Pauly said that this process will be helped by the recent city-wide development moratorium, which went into effect in September 2016 and is scheduled to be lifted this June.

“The moratorium’s pause gave us the opportunity to create stronger requirements for better architectural fit, creative and functional urban design, additional affordable housing as our housing stock grows, planning for vertical mixed uses that allow retail and commercial to be in the same building as residential, and planning for structured, or below-grade parking,” she said.

Closely linked to making smart plans for development is transportation, Pauly said. Traffic congestion is a frequent grievance brought up by public commentators at council meetings.

“My top priority is to make it easier for our residents to get around town,” Pauly said. “This means we will not prioritize getting pass-through traffic through our city over our own mobility needs … We need to better control pass-through traffic and better manage its impact on our community.”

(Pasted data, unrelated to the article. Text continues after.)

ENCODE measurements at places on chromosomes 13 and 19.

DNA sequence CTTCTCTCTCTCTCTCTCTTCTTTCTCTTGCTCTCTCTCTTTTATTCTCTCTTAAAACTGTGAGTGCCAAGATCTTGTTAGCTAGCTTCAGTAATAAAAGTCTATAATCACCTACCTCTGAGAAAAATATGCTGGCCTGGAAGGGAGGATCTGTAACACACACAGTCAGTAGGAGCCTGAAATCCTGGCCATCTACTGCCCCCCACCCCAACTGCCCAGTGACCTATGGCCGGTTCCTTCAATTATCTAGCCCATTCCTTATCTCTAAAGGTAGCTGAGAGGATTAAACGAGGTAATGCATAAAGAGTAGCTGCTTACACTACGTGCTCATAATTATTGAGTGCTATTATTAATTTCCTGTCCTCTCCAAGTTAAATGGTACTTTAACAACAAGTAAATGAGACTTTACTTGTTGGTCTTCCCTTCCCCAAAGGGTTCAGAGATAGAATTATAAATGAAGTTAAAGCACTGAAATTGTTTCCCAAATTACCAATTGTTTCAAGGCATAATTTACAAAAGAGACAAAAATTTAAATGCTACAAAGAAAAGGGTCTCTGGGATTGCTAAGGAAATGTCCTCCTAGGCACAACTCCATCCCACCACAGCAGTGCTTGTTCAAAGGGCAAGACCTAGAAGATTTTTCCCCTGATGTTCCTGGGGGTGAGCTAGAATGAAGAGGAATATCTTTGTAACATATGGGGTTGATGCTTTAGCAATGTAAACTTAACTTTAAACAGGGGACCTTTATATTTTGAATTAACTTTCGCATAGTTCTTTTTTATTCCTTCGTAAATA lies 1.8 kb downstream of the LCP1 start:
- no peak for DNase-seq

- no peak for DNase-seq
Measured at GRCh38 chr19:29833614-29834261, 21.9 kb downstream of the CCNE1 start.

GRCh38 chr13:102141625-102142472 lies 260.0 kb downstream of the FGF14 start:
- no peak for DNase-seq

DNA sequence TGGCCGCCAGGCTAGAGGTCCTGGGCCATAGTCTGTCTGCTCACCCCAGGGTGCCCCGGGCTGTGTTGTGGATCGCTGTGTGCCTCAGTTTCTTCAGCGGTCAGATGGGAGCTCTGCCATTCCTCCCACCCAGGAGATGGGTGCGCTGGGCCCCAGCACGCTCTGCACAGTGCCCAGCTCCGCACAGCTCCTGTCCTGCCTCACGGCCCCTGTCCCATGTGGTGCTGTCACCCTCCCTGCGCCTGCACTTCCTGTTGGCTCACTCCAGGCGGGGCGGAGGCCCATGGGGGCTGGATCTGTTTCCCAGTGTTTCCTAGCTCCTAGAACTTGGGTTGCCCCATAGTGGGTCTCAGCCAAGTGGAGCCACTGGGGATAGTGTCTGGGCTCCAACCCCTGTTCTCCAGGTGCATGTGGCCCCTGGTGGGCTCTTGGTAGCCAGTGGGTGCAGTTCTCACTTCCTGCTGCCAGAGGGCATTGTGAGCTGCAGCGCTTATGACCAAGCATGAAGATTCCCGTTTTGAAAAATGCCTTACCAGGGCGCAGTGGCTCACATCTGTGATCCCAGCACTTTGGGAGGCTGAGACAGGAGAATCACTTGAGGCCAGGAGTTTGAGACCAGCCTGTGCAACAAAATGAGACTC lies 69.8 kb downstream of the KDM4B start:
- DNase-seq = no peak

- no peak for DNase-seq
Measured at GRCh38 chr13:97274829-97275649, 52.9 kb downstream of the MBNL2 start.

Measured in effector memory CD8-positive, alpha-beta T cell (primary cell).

Still, Pauly said, there is quite a bit to be excited about in the transportation arena. The city is preparing for light rail, which is coming to Issaquah in 2041 as part of Sound Transit’s ST3 expansion. Several city transportation improvement projects are also underway, such as the Southeast 62nd Street extension, Newport Way improvements and the re-opening of the Fourth Avenue Northwest/Interstate 90 under-crossing, which is set to open back up late this year.

To better “shape our transportation future,” Pauly said that she is also thrilled about the city’s upcoming Transportation Advisory Board and Master Mobility Plan, both of which will help the city to recognize and prioritize the most critical transportation improvements.

The city is also committed to remaining green. Pauly explained that the council last year adopted its Sustainable Building Action Strategy, which was “designed to put Issaquah back at the forefront of environmental sustainability innovation.”